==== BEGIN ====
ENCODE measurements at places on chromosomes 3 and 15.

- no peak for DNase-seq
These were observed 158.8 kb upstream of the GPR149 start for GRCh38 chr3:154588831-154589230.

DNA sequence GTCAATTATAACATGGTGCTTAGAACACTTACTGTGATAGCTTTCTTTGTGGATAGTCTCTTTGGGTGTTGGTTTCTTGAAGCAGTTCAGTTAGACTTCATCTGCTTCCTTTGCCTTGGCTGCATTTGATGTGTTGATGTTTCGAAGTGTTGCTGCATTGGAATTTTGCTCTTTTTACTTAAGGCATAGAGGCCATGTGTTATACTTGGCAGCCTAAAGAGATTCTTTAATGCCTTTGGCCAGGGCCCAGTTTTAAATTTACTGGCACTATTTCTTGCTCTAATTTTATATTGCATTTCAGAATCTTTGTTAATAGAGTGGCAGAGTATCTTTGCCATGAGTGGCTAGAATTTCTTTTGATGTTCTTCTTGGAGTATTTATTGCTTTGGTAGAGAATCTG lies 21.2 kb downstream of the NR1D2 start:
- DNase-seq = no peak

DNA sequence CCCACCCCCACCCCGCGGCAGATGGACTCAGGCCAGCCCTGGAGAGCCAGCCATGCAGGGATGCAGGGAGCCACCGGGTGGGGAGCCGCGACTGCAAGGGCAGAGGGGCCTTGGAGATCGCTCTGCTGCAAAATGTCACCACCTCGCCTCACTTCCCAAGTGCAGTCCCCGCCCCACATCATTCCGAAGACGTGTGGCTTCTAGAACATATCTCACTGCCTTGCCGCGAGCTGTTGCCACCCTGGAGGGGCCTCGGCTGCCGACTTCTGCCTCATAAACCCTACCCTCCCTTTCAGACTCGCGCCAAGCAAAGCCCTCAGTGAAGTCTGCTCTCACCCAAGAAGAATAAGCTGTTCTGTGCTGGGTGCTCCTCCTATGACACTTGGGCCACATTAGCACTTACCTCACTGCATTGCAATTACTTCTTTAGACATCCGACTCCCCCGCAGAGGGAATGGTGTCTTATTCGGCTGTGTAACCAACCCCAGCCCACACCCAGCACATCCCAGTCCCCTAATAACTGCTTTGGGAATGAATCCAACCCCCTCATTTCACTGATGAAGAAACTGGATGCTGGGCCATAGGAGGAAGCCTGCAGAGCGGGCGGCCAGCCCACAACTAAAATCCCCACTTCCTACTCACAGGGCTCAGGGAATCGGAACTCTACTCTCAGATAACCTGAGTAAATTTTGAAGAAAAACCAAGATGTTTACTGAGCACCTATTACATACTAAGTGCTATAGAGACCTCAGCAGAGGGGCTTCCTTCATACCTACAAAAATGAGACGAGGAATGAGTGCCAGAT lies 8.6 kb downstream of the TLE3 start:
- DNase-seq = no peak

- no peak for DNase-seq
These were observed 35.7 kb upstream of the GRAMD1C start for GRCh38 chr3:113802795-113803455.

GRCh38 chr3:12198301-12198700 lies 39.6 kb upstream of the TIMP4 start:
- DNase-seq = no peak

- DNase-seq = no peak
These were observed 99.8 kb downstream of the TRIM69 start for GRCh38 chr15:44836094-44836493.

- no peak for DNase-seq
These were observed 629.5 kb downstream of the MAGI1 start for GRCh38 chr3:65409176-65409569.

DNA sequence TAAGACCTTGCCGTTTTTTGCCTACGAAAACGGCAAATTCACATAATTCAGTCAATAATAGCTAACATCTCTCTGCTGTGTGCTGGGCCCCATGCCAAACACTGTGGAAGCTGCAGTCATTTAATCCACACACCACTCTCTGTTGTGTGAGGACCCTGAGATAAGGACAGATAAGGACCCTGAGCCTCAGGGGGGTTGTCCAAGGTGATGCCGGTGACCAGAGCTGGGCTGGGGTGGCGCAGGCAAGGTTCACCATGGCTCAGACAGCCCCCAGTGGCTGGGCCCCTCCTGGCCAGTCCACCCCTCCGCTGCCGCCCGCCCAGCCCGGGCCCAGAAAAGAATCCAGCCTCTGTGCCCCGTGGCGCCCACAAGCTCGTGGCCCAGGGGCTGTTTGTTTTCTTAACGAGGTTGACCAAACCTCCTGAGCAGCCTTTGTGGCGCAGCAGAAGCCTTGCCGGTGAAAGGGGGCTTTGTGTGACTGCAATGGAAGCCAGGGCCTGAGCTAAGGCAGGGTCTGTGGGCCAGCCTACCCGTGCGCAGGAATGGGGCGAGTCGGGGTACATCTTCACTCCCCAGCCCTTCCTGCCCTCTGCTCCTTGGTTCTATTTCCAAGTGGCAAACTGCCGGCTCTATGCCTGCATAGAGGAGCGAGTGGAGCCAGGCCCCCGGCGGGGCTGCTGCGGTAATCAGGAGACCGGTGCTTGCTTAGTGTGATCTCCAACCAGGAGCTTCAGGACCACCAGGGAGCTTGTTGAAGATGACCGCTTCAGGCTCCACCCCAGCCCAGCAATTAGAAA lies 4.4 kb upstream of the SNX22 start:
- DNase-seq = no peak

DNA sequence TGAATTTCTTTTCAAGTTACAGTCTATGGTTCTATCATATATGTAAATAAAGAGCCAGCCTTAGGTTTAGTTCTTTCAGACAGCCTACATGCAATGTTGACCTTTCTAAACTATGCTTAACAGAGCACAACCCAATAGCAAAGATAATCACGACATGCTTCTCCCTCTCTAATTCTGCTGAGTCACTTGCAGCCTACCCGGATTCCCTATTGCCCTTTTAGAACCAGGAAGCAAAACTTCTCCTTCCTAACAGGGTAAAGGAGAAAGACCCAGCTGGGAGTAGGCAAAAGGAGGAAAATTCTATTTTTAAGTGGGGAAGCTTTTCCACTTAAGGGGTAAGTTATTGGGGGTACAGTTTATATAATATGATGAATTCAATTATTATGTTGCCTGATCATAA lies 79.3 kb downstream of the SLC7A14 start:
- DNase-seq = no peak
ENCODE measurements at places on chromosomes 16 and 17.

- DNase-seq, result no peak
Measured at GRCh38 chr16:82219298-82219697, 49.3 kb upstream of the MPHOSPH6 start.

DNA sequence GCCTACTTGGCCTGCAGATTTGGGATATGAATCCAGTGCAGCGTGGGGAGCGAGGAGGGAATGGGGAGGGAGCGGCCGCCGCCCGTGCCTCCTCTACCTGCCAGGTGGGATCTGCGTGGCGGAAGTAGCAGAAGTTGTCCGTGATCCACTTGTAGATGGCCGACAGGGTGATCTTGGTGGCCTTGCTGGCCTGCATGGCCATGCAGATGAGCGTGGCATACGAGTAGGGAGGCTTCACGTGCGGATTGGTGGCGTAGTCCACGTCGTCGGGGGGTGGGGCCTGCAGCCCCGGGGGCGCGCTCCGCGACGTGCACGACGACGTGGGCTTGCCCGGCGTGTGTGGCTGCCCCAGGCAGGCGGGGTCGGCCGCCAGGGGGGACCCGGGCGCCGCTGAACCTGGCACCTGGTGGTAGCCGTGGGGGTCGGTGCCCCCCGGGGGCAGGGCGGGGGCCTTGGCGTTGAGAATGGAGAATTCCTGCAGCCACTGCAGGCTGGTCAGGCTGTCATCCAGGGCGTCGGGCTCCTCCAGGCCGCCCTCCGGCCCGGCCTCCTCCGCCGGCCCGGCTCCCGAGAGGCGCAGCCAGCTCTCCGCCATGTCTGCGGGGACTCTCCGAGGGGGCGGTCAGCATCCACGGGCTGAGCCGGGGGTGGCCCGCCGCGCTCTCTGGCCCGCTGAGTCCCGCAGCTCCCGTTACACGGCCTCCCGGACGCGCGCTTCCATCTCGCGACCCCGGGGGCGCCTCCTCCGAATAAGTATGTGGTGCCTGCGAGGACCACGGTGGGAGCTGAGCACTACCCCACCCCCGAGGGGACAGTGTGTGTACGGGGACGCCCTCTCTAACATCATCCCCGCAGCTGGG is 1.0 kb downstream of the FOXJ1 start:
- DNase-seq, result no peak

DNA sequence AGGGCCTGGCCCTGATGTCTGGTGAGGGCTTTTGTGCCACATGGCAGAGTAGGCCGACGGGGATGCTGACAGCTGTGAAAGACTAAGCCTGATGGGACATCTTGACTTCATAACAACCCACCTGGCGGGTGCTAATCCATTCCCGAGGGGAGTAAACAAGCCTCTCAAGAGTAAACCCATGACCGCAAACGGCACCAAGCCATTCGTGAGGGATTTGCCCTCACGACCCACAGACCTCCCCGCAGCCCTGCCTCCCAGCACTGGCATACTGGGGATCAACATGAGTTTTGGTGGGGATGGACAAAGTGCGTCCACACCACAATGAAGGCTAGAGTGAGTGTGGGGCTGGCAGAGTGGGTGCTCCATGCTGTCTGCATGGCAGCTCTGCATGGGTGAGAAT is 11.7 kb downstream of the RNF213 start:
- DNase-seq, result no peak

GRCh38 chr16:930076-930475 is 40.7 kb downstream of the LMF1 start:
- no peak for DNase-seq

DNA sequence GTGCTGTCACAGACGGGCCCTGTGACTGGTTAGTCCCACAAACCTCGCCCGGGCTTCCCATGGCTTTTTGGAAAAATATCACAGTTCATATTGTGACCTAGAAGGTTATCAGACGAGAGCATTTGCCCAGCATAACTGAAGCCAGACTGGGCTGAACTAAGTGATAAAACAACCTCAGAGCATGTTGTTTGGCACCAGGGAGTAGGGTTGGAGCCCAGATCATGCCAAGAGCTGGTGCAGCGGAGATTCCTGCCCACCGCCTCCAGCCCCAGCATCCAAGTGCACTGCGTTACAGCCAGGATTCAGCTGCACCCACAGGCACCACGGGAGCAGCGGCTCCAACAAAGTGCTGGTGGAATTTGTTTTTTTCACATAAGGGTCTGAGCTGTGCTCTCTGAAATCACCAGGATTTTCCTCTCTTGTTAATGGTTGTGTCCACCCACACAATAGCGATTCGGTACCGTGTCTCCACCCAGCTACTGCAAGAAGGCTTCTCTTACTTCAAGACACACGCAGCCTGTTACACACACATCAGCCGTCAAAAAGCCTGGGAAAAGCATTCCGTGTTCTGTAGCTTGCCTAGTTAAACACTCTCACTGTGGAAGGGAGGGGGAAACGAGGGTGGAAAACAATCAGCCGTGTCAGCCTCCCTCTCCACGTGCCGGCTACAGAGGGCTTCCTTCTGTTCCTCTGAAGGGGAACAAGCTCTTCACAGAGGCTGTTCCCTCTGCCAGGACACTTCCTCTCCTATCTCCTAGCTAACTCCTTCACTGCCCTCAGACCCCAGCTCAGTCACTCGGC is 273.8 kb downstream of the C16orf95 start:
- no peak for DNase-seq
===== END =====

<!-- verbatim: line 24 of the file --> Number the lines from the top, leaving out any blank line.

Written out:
- DNase-seq, result no peak